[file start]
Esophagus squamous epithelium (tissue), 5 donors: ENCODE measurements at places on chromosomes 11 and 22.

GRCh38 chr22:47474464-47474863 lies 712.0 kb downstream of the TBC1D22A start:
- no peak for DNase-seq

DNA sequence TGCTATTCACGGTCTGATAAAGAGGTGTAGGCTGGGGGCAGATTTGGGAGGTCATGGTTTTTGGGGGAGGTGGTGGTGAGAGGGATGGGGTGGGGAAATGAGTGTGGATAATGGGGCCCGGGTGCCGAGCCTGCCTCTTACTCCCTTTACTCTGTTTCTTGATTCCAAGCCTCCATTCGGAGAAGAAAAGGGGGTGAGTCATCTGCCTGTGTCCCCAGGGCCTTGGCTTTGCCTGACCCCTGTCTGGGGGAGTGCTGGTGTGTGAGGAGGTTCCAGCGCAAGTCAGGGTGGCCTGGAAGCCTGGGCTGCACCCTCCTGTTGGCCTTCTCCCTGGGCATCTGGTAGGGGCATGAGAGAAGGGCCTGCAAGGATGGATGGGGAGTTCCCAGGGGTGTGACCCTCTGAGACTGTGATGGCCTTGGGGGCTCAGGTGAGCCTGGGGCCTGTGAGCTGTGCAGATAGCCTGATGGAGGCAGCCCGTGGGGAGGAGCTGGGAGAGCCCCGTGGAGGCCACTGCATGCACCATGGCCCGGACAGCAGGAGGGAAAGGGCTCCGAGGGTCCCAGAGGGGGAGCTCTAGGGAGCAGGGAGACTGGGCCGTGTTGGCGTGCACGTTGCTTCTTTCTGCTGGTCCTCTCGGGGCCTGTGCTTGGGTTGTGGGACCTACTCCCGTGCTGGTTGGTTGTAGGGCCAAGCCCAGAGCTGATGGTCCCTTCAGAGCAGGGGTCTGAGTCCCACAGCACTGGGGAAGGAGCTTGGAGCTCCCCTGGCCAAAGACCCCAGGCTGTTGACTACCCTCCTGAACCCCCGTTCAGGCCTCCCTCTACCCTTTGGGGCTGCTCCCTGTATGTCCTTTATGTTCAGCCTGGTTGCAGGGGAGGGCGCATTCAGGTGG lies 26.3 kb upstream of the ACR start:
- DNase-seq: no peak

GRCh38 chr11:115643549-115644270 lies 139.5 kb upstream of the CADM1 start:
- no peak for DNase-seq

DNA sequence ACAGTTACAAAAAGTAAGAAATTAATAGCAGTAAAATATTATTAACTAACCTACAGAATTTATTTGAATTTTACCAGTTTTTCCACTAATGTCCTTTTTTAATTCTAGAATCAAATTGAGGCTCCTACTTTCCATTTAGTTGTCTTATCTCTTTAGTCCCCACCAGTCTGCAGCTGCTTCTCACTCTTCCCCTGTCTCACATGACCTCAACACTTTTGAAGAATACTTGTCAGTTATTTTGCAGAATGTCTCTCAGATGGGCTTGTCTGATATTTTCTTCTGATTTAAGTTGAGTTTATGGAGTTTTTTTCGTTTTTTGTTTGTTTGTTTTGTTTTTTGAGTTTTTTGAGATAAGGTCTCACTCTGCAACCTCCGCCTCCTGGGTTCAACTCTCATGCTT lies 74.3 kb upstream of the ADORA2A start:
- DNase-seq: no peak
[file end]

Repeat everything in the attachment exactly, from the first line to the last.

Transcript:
Esophagus squamous epithelium (tissue), 5 donors: ENCODE measurements at places on chromosomes 11 and 22.

GRCh38 chr22:47474464-47474863 lies 712.0 kb downstream of the TBC1D22A start:
- no peak for DNase-seq

DNA sequence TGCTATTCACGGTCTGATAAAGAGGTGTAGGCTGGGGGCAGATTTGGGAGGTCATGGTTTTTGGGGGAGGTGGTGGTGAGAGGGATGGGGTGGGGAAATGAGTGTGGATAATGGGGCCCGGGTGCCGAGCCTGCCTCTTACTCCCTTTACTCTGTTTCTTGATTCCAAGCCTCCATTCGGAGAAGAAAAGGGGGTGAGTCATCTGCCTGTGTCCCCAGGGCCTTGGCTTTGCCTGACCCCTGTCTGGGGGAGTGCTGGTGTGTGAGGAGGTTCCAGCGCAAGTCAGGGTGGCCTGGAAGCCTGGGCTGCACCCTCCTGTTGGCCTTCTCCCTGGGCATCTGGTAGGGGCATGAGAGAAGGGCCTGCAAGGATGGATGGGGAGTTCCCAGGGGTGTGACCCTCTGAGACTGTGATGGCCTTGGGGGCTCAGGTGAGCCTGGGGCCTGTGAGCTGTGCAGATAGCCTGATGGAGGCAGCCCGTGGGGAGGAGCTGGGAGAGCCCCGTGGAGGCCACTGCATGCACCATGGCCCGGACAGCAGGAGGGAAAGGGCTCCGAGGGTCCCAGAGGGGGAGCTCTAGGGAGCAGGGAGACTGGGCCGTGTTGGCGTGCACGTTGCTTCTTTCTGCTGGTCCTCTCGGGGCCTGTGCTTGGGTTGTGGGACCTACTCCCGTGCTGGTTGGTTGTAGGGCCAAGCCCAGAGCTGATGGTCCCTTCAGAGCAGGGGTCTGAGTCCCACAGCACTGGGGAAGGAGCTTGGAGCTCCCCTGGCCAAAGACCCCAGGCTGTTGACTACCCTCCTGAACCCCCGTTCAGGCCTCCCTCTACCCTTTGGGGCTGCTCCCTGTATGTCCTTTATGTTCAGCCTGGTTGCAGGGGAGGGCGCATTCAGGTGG lies 26.3 kb upstream of the ACR start:
- DNase-seq: no peak

GRCh38 chr11:115643549-115644270 lies 139.5 kb upstream of the CADM1 start:
- no peak for DNase-seq

DNA sequence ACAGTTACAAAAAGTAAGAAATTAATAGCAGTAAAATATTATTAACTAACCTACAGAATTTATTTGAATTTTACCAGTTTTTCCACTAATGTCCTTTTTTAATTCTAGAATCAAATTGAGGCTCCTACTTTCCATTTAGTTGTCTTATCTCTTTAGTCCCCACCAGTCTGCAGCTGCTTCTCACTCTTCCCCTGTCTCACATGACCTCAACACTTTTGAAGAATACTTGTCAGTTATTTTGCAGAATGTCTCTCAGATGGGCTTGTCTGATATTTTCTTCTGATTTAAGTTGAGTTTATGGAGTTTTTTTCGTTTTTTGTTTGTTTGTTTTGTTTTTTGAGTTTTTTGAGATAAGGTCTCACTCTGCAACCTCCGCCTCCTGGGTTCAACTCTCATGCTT lies 74.3 kb upstream of the ADORA2A start:
- DNase-seq: no peak